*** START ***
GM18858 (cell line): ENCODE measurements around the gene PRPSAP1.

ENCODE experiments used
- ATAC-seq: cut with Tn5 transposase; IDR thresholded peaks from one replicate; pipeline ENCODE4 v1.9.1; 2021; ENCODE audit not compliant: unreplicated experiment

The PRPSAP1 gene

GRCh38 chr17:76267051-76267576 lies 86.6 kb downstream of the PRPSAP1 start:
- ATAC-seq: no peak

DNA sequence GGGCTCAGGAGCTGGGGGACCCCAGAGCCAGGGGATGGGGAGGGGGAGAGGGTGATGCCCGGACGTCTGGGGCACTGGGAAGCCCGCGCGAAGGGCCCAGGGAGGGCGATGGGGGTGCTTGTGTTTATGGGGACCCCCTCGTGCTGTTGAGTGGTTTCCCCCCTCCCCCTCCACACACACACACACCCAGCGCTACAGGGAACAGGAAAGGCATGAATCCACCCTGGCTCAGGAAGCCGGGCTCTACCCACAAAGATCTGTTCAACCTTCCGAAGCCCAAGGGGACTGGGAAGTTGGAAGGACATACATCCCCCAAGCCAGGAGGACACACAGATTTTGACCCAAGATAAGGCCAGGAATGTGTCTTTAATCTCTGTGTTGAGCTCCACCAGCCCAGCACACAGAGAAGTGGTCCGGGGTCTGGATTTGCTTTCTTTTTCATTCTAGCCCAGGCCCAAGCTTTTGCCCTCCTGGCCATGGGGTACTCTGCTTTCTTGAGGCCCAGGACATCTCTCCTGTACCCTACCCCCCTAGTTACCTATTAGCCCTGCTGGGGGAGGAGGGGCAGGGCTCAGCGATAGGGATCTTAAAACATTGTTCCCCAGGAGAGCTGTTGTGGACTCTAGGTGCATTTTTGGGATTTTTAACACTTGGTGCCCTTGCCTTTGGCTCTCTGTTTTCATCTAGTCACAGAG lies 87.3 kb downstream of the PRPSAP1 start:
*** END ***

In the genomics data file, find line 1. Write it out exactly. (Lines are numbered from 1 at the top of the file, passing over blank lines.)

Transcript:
GM18858 (cell line): ENCODE measurements around the gene PRPSAP1.